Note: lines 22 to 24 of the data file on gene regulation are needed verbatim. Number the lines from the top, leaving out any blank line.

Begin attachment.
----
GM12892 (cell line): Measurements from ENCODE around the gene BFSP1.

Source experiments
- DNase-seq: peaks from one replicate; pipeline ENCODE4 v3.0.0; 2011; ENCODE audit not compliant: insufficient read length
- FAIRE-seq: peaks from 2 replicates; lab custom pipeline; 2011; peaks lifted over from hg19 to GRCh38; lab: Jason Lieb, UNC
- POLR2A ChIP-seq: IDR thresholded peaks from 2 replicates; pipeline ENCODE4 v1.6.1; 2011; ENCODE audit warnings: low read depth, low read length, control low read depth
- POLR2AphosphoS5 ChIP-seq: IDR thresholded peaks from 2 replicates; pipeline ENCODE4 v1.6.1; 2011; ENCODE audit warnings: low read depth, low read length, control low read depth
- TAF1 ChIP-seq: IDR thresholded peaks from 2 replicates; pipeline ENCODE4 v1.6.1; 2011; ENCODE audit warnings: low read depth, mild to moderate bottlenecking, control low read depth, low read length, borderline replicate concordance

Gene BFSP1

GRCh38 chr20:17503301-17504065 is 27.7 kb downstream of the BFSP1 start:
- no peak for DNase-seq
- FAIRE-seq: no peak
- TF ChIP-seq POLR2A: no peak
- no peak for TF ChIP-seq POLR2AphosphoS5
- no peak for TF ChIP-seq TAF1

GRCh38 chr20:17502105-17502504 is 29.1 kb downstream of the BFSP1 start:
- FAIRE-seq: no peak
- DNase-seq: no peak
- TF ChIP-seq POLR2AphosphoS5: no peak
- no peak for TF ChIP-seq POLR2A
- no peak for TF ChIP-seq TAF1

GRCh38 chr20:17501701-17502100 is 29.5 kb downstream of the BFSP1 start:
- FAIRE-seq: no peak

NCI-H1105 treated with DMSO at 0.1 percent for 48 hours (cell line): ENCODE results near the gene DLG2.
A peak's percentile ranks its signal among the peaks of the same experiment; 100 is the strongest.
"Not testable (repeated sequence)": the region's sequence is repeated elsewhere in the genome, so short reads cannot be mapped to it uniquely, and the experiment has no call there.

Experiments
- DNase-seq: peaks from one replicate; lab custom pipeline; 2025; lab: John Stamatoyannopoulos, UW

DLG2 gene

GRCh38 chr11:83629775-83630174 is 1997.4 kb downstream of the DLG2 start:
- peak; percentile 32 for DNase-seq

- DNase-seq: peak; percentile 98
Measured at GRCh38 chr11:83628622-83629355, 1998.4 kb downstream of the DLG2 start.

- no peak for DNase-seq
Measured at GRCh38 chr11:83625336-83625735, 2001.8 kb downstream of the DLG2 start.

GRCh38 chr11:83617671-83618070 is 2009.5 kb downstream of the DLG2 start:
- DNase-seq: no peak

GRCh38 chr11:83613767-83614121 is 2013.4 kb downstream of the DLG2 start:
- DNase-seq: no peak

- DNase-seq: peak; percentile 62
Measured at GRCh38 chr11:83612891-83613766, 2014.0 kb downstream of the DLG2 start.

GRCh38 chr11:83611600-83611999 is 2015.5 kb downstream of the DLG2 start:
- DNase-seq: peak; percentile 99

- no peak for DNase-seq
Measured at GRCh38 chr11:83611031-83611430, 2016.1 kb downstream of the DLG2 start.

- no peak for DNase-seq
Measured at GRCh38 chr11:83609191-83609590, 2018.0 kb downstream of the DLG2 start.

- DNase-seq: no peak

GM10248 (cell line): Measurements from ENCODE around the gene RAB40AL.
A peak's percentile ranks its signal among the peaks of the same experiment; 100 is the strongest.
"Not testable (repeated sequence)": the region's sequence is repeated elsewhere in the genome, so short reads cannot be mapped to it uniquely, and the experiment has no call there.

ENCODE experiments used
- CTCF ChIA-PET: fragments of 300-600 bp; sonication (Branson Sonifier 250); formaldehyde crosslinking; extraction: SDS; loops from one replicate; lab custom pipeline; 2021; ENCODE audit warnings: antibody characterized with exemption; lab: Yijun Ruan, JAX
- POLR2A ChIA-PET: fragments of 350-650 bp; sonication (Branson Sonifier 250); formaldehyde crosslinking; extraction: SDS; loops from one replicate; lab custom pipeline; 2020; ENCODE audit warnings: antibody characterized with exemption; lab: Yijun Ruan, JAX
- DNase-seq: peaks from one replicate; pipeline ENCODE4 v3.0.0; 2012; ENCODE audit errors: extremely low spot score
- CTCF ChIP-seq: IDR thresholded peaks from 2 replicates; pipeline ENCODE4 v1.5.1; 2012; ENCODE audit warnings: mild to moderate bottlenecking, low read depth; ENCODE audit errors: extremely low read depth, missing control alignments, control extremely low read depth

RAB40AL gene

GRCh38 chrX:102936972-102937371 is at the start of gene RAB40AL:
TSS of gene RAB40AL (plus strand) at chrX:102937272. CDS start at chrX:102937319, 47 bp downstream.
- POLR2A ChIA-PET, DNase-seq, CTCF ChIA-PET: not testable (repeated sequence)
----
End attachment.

- FAIRE-seq: no peak

NCI-H1105 treated with DMSO at 0.1 percent for 48 hours (cell line): ENCODE results near the gene DLG2.
A peak's percentile ranks its signal among the peaks of the same experiment; 100 is the strongest.